(New throughout, adds comments by U.S. Trade Representative, details, background)
OTTAWA, March 28 (Reuters) - U.S. Trade Representative Robert Lighthizer on Wednesday expressed optimism that talks to modify NAFTA could be wrapped up quickly but a top Canadian official was more downbeat, saying much work remained.
The United States is trying to speed up the slow pace of negotiations on the $1.2 trillion North American Free Trade Agreement, citing a need to wrap up before a July 1 presidential election in Mexico.
"I'd say I'm hopeful -- I think we are making progress. I think that all three parties want to move forward, we have a short window, because of elections and things beyond our control," Lighthizer told CNBC television.
"But if there's a real effort made to try to close out and to compromise and do some of the things we all know we should do ... I'm optimistic that we can get something done in principle in the next little bit."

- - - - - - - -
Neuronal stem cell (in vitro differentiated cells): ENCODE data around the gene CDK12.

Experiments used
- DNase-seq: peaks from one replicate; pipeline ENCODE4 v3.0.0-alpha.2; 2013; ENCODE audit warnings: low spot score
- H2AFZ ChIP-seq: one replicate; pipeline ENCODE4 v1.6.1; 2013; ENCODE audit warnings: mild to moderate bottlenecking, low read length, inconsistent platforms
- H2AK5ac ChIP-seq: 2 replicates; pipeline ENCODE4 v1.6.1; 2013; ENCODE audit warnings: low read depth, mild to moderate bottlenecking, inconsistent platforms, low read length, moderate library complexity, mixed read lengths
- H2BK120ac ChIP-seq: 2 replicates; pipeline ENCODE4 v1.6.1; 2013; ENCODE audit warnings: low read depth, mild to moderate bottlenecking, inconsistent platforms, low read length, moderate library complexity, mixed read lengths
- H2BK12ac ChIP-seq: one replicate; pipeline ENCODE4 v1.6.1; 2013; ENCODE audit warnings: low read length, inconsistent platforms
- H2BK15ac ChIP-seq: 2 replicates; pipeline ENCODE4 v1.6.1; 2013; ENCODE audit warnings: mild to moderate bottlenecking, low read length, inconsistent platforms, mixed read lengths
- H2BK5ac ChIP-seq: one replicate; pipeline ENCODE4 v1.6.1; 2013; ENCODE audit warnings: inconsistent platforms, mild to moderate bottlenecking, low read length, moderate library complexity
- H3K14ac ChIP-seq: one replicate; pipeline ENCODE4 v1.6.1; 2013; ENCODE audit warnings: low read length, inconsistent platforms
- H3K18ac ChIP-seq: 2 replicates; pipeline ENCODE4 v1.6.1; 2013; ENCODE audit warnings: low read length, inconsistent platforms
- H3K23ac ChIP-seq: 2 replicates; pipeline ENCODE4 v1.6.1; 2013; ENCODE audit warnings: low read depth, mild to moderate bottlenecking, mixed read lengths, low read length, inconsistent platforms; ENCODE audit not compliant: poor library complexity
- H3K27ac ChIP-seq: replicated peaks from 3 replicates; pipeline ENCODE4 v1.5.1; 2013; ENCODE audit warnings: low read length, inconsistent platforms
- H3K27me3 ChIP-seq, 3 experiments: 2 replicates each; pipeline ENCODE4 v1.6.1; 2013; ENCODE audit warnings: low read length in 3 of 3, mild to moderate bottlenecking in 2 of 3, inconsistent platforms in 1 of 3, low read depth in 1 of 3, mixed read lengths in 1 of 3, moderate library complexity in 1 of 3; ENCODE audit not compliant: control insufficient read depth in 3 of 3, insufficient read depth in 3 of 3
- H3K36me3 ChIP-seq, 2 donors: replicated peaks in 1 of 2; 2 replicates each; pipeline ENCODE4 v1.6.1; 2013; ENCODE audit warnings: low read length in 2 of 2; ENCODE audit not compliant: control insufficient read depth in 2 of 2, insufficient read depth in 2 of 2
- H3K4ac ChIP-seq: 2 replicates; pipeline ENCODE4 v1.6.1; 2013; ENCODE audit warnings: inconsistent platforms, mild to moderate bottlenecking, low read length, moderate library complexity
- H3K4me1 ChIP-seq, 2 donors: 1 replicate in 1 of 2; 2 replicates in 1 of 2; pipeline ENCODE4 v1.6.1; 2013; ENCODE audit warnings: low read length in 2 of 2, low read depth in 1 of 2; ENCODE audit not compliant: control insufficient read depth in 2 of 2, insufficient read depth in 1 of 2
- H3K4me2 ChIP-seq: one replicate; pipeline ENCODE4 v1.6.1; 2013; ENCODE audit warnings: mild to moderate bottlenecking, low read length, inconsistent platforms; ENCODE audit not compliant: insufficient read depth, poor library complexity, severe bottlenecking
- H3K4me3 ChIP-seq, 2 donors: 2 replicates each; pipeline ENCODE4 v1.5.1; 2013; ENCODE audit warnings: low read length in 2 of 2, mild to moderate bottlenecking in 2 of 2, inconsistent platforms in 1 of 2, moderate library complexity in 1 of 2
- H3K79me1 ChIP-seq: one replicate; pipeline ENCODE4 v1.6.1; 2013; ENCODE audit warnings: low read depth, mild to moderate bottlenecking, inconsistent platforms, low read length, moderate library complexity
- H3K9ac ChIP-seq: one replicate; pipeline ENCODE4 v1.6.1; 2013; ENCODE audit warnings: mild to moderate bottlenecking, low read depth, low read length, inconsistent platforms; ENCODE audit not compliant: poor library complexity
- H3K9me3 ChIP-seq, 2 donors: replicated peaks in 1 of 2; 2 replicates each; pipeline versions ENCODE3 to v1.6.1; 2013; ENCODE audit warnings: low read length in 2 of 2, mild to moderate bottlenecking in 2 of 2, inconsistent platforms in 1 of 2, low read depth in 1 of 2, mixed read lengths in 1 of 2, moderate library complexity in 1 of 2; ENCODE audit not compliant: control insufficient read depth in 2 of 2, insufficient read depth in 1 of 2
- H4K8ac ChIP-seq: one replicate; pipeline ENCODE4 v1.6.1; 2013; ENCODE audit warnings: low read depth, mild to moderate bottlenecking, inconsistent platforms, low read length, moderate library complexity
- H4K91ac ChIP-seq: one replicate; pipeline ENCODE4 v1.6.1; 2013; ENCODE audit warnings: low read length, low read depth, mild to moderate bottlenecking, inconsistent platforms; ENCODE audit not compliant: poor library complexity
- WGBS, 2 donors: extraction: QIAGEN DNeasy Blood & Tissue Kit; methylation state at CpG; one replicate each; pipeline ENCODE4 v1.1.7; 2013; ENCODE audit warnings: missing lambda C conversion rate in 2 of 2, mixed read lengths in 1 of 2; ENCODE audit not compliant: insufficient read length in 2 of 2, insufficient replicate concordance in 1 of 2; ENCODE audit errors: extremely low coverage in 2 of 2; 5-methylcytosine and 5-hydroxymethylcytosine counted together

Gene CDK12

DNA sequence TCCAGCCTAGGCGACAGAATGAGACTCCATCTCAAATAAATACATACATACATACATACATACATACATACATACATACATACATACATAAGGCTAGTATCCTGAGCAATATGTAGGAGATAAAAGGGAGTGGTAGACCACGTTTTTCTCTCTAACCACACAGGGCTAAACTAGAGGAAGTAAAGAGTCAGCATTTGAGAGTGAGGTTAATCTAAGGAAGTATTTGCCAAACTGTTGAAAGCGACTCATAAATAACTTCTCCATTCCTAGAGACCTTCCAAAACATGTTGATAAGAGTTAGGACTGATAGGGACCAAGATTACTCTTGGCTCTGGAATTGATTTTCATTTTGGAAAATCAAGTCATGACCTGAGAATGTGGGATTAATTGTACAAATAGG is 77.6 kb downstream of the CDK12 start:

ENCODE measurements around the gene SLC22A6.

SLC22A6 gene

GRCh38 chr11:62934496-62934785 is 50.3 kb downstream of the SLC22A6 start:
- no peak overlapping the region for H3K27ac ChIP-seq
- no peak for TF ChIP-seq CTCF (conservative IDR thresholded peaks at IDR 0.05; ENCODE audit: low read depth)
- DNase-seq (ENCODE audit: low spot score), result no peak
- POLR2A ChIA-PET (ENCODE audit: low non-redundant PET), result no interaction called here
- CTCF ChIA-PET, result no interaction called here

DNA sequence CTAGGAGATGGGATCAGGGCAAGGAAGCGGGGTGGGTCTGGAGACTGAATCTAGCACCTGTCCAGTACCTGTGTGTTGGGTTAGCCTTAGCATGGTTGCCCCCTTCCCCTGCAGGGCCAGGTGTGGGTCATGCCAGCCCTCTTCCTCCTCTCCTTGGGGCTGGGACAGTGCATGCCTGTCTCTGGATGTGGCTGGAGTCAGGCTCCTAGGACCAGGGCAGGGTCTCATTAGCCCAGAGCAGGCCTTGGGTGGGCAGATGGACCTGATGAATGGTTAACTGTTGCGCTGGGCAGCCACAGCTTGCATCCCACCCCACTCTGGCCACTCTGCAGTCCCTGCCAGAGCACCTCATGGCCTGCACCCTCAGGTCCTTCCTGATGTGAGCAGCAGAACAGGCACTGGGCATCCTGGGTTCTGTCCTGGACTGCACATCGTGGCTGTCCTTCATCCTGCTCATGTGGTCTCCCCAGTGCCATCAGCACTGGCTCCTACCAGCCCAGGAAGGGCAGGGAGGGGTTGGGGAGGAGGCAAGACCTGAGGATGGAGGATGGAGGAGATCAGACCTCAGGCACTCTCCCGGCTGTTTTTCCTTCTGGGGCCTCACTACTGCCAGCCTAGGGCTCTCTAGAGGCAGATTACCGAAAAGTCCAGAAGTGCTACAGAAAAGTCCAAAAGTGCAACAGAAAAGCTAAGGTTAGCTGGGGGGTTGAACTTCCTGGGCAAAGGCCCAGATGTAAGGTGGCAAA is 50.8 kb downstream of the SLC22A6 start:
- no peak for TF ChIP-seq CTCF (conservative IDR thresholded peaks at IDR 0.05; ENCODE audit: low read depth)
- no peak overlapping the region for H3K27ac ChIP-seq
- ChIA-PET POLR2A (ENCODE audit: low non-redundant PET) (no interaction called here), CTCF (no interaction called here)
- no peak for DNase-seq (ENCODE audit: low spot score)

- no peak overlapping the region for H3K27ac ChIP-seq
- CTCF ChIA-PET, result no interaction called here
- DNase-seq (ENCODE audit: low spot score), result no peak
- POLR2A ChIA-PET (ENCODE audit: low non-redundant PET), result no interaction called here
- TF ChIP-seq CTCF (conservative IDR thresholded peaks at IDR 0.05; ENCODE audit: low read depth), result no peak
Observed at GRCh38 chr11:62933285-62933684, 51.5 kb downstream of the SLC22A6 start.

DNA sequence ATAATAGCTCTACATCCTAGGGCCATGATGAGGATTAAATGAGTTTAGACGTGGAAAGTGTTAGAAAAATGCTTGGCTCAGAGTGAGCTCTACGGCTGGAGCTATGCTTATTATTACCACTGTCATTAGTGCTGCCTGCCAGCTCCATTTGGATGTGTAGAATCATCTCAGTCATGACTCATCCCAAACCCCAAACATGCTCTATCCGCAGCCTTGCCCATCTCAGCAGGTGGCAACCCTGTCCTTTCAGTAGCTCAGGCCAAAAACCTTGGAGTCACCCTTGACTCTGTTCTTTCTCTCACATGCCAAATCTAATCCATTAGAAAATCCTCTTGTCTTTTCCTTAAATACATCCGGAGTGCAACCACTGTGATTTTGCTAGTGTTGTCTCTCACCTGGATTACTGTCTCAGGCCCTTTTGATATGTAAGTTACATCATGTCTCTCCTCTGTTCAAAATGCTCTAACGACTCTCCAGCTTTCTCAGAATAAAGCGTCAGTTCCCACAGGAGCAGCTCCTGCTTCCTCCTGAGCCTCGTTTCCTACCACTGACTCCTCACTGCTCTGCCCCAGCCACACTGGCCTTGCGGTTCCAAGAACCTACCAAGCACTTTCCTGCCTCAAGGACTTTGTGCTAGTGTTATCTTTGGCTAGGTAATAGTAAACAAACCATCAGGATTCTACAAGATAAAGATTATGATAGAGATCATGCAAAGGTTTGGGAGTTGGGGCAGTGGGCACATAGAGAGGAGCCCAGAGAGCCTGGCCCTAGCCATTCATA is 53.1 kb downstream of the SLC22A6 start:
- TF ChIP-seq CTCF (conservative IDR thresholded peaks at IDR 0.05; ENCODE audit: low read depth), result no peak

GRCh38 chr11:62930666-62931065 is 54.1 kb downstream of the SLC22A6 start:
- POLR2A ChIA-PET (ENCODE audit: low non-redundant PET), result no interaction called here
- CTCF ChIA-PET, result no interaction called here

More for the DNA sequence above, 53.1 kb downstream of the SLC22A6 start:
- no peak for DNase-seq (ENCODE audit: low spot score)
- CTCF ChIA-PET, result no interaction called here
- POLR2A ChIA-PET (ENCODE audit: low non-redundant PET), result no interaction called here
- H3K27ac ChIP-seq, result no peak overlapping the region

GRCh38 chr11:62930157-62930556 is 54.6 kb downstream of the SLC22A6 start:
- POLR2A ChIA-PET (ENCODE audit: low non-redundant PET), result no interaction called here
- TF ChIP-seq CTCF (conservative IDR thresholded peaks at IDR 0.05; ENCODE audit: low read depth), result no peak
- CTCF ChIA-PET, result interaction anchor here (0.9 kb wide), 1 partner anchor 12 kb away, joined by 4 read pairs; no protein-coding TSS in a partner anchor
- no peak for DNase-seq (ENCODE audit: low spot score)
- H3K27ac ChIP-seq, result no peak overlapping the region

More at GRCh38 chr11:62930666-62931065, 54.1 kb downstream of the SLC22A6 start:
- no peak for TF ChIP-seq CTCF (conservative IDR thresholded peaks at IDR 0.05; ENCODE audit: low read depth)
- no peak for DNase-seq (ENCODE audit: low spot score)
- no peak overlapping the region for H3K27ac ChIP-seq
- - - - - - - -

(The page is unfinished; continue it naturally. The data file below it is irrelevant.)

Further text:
Officials from the three countries are supposed to meet in the United States next month for the eighth round of talks, although Washington has not announced dates yet.
Only six of the roughly 30 chapters have been closed and wide differences remain on sensitive topics such as dispute resolution and how much North American content should be contained in autos produced in the three NAFTA nations.
Chief Canadian negotiator Steve Verheul, asked by reporters whether a deal was close, replied: "No, we've got quite a bit of work do yet".
Asked whether a deal could be done in April, he replied: "That would be a bit of a challenge."
Verheul was speaking to reporters on the sidelines of a meeting with union representatives from Canada and Mexico to discuss NAFTA.
Canadian Prime Minister Justin Trudeau last week said a deal was likely while stressing the challenges posed by the Mexican presidential election on July 1 and U.S. congressional elections set for November.
Trudeau spoke to Trump on Monday and "underscored Canada's commitment to conclude a modern, mutually beneficial NAFTA as soon as possible," according to a statement issued by the prime minister's office later the same day. (Additional reporting by David Lawder in Washington; Editing by Chizu Nomiyama and David Gregorio)